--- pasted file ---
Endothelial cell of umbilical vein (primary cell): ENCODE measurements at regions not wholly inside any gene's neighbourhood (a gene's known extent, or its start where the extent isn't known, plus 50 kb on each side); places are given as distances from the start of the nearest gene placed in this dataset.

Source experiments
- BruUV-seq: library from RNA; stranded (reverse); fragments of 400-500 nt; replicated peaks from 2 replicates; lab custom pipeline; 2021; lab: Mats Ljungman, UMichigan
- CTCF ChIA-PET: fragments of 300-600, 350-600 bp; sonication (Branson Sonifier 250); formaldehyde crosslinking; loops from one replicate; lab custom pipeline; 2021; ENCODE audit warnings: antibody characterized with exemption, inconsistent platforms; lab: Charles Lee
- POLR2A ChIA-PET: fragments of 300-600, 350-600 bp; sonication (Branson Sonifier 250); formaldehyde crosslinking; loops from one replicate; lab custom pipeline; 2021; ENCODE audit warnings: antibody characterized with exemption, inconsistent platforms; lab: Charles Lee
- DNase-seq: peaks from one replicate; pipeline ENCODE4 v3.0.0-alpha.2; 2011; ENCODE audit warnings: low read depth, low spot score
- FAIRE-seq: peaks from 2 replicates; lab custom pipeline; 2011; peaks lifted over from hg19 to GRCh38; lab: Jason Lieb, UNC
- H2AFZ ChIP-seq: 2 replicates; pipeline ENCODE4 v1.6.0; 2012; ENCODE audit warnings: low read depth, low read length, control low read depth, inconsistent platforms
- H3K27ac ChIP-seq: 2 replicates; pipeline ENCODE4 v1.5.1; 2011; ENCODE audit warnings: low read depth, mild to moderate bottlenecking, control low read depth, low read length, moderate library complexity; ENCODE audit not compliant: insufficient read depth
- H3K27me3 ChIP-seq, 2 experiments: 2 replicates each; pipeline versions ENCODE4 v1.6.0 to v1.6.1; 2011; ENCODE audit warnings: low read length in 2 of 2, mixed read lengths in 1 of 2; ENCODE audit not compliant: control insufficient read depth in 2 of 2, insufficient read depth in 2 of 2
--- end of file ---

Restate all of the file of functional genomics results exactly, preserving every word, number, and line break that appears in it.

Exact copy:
Endothelial cell of umbilical vein (primary cell): ENCODE measurements at regions not wholly inside any gene's neighbourhood (a gene's known extent, or its start where the extent isn't known, plus 50 kb on each side); places are given as distances from the start of the nearest gene placed in this dataset.

Source experiments
- BruUV-seq: library from RNA; stranded (reverse); fragments of 400-500 nt; replicated peaks from 2 replicates; lab custom pipeline; 2021; lab: Mats Ljungman, UMichigan
- CTCF ChIA-PET: fragments of 300-600, 350-600 bp; sonication (Branson Sonifier 250); formaldehyde crosslinking; loops from one replicate; lab custom pipeline; 2021; ENCODE audit warnings: antibody characterized with exemption, inconsistent platforms; lab: Charles Lee
- POLR2A ChIA-PET: fragments of 300-600, 350-600 bp; sonication (Branson Sonifier 250); formaldehyde crosslinking; loops from one replicate; lab custom pipeline; 2021; ENCODE audit warnings: antibody characterized with exemption, inconsistent platforms; lab: Charles Lee
- DNase-seq: peaks from one replicate; pipeline ENCODE4 v3.0.0-alpha.2; 2011; ENCODE audit warnings: low read depth, low spot score
- FAIRE-seq: peaks from 2 replicates; lab custom pipeline; 2011; peaks lifted over from hg19 to GRCh38; lab: Jason Lieb, UNC
- H2AFZ ChIP-seq: 2 replicates; pipeline ENCODE4 v1.6.0; 2012; ENCODE audit warnings: low read depth, low read length, control low read depth, inconsistent platforms
- H3K27ac ChIP-seq: 2 replicates; pipeline ENCODE4 v1.5.1; 2011; ENCODE audit warnings: low read depth, mild to moderate bottlenecking, control low read depth, low read length, moderate library complexity; ENCODE audit not compliant: insufficient read depth
- H3K27me3 ChIP-seq, 2 experiments: 2 replicates each; pipeline versions ENCODE4 v1.6.0 to v1.6.1; 2011; ENCODE audit warnings: low read length in 2 of 2, mixed read lengths in 1 of 2; ENCODE audit not compliant: control insufficient read depth in 2 of 2, insufficient read depth in 2 of 2